I have a few theories on this ending. One, is that Jeff Smith saw The Two Towers and Princess Mononoke and something with the ol’ Mystical Jedi Mind Tricks people in it. He’s been drawing the best 1 page gags and 3 page arguments and 2 page pieces of travel characterization for ten years, and he’s had it up to here with being subtle and ingenious. So before you know it, there’s a wriggling worm (dragon) covered possessed beast, a last stand against overwhelming odds on a battlement, and a sweet Secret Weapon to defeat the hordes with.

The other thought I had was that I’ve been re-reading the first 25 odd issues of bone for roughly six years, and gaining more from them each time. Then in one year I finished the two other thirds of the story and there’s so many characters you have to start dealing with. Of course he can’t flesh them all out - and in many ways there’s a redundancy about some of them. I hated the Rockjaw story (part five) the first time I read it, but even that was pretty cool compared to what else happened. I lost touch more and more with Bone as a world and a group of people. I could tell you my fifteen favourite scenarios from the first part of the trilogy, but the only thing I remember from 5 onward was Fone and Smiley telling Thorn that Phoney raised them back in Boneville - which suddenly made the three Bones relationship clear. And apart from that, everyone Knew What They Had To Do and sort of cruised along and did it. Via droughts and magical limbo lands and Jedi Mind Tricks.And they stopped talking to each other.

I don’t hate Bone at all. It kicks the ass out of many other titles on the shelves. None of them get an essay like this about them from me. It had to end, and it could’ve been extremely tragic. It just seemed like a different story. Though it’s somewhat of a letdown, Jeff Smith’s still a huge influence on my own drawing and (attempts at) comics, and Bone is still the pride of my comics collection.

Nb: This was my first post - apologies, the rest won’t be this long and painful

_______________________________________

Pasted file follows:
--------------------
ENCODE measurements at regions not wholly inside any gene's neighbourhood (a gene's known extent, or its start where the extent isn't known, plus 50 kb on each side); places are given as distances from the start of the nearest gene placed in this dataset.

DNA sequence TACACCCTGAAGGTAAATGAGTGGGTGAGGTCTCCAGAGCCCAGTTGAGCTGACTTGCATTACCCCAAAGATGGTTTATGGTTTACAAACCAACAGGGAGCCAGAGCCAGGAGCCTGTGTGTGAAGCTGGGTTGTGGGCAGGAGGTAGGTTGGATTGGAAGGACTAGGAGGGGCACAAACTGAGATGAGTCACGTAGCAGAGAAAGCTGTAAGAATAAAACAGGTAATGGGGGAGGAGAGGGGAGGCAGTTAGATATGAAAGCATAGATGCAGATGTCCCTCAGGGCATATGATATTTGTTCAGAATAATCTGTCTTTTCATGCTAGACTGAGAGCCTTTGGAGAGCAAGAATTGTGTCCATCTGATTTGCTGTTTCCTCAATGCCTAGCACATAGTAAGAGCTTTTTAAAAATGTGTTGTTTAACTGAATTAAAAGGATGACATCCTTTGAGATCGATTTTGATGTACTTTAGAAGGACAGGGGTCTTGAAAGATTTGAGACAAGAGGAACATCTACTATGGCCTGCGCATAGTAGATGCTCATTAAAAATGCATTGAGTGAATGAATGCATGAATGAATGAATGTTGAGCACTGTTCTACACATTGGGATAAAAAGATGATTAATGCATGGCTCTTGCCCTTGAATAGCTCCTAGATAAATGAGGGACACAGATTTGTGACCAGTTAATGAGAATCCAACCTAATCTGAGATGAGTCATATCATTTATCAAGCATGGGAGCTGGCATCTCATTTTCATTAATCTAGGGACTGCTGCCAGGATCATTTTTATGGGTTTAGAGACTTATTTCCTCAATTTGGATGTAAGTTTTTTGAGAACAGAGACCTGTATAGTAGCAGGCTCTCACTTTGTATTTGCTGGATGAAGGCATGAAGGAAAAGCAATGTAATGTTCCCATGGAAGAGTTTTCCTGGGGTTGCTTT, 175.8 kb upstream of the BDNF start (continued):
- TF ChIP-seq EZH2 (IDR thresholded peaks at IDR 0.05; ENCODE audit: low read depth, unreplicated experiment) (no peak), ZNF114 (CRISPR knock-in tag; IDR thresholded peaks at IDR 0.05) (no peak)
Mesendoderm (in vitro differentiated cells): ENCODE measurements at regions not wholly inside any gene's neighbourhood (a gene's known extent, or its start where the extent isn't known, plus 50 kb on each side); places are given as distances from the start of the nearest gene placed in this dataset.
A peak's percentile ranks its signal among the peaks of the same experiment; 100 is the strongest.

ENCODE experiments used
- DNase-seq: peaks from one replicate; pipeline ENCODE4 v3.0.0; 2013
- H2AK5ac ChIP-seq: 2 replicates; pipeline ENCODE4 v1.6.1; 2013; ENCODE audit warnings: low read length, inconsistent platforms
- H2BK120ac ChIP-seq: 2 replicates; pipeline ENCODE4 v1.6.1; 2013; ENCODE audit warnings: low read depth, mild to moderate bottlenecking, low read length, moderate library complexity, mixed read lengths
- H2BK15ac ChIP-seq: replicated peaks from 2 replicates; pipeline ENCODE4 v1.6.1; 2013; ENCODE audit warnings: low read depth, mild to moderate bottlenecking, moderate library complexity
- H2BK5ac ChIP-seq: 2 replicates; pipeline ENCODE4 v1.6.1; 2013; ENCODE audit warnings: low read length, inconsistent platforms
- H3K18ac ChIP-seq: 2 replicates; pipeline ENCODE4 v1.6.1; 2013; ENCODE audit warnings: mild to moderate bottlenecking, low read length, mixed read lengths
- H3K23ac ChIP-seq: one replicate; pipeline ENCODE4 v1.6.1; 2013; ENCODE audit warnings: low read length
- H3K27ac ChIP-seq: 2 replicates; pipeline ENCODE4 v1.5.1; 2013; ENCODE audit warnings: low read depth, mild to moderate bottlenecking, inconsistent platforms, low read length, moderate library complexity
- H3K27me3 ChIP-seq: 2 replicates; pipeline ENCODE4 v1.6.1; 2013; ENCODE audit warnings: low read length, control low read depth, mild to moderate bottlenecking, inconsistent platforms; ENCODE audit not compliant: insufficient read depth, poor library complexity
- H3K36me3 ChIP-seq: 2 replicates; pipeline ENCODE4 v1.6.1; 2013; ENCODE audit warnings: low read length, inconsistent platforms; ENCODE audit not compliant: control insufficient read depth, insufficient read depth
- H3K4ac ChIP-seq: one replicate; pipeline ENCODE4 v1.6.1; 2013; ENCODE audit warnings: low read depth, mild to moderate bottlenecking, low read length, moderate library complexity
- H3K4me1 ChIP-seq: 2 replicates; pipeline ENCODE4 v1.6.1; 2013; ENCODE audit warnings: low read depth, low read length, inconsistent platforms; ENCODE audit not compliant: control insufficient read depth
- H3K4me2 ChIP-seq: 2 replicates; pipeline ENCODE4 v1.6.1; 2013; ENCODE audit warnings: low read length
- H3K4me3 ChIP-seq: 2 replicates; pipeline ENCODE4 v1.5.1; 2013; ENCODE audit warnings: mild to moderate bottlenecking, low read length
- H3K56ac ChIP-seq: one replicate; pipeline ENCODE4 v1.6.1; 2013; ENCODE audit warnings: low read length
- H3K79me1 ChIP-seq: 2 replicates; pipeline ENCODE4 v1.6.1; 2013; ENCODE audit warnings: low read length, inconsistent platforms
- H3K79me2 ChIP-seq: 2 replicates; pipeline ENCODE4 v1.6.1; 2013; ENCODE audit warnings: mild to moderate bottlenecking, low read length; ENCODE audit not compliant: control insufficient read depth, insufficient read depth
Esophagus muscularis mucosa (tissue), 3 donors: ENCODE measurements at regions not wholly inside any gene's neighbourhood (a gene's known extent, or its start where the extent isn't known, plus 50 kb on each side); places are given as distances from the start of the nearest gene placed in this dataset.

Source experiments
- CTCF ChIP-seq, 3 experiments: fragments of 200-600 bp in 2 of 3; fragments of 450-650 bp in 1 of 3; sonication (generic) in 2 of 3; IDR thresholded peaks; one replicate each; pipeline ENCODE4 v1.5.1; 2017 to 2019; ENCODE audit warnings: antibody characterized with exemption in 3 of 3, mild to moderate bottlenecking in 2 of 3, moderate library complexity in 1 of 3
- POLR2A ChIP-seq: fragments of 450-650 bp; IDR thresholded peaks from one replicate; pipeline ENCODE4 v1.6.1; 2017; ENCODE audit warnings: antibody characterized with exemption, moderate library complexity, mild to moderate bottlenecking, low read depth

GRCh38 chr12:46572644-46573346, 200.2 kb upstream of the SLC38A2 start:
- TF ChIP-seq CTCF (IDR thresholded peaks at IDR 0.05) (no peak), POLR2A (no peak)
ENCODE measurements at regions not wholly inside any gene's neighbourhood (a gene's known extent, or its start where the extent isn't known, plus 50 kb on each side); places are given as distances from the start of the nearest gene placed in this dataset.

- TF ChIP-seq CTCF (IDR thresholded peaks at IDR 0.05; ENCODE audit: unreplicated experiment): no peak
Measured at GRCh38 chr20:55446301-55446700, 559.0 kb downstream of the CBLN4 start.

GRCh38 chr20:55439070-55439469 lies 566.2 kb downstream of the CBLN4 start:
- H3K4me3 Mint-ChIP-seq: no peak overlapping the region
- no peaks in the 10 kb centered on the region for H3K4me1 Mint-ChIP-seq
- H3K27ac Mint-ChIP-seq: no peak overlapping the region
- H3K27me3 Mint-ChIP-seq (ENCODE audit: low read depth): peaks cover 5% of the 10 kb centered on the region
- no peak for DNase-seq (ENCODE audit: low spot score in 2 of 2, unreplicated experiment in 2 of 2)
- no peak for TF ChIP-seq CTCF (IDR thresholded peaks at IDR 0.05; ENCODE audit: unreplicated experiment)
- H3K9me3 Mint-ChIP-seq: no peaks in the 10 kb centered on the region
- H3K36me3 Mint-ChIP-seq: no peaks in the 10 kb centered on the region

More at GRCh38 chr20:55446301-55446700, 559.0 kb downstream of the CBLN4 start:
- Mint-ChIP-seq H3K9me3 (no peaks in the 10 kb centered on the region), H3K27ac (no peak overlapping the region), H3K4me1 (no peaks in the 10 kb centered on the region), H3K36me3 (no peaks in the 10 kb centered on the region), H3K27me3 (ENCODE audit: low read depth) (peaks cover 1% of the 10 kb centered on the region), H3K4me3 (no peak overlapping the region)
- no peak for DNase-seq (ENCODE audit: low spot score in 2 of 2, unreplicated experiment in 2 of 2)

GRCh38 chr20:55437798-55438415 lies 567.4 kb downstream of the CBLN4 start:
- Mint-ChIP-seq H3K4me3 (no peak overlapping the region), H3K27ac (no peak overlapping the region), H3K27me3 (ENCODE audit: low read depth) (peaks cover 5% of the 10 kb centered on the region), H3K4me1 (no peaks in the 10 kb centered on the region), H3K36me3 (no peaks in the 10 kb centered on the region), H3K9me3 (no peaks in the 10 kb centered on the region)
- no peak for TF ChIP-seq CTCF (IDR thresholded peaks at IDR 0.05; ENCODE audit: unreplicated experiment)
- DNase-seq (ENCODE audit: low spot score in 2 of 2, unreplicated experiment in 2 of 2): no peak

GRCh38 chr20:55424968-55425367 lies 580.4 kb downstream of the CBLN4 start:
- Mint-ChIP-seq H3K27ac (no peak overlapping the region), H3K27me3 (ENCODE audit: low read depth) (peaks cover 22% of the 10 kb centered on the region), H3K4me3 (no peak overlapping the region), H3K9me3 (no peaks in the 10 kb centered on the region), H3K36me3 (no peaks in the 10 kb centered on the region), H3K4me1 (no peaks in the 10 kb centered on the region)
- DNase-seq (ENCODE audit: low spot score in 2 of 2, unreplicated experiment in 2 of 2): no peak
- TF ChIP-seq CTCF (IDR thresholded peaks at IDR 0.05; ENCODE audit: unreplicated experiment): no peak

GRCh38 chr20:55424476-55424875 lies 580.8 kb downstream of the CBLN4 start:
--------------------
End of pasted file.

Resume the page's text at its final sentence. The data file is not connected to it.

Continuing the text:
Not painful in the least, Matt. Those are some great observations.

Yeah, it’s sad that much of what made the book special kind of deflated after the Dragonslayer sequence. I also kind of got frustrated with the whole Bone/Thorn flirtation. About halfway through, it stopped progressing altogether right through to the end. I kept waiting for at least a kiss. Don’t they even get to smooch? Sheesh.

It really is a testament to the power of the earlier stuff that so many of us kept reading through some pretty well-trod territory. It’s kind of like, when you have static characters, there’s only so many ways you can keep restating the same personality traits. Phoney and Smiley looking for the hidden treasure in the walls of whatever that city was supposed to be sure didn’t open anything new about those characters. We’d already seen that bit three times!

I think I kept holding on for a slam-bang ending, which I figured was going to be a cleverly planned out crescendo he must’ve had in mind for years. Instead, it was the series’ biggest disappointment. Whatta letdown.

_______________________________________

Yeah, I was interested in how he was going to resolve that one. “Bone will be heartbroken if he can’t win her love, but they’re different species, so how could it work?” It was one of the story’s two or three most central conflicts.

But then it was like he realized at some point that “waitaminute -- these two can’t get together! That would be too weird!” So instead of resolving it, he just let it fall by the wayside.

Sunday, June 14, 2015

Smile, Darn ya, Smile!

Just recently, I posed with my family for a photoshoot, since we missed out being photographed together at my sister's wedding, when it would've been the most convenient chance to have all of us captured at the height of our looks.  I suggested simply photoshopping various photos together to save us the time and energy, but my comments were left unheeded.

It took some considerable time and effort to plan a date with all of us, since anybody who's familiar with office scheduling knows, trying to plan a gettogether with so many people is something of an exercise in frustration and futility.

Also, it'd been a while since the wedding, and I hadn't bothered to get a new fancy suit, since I get invited to social events so rarely (except when occasion and tradition demands it).  So when I attempted to fit into my old duds, I was somewhat shocked at how tight they were.  It took some considerable effort to finally put my pants on, and I wound up feeling like Morticia Addams wearing her skintight uniform which the actress said, "Looked fantastic, but was practically impossible to move in."  (I hadn't bothered to test-wear my clothes beforehand, necessitating some preliminary exercise that could've shed some pounds off)  This wasn't helped any when it was determined that the shirt I was wearing wasn't fancy enough.  Then it was the wrong colour, and clashed with the basic black of my jacket (which also required some innovative contortion to fit into).
I put my arms in this position, then slowly edged my jacket downwards.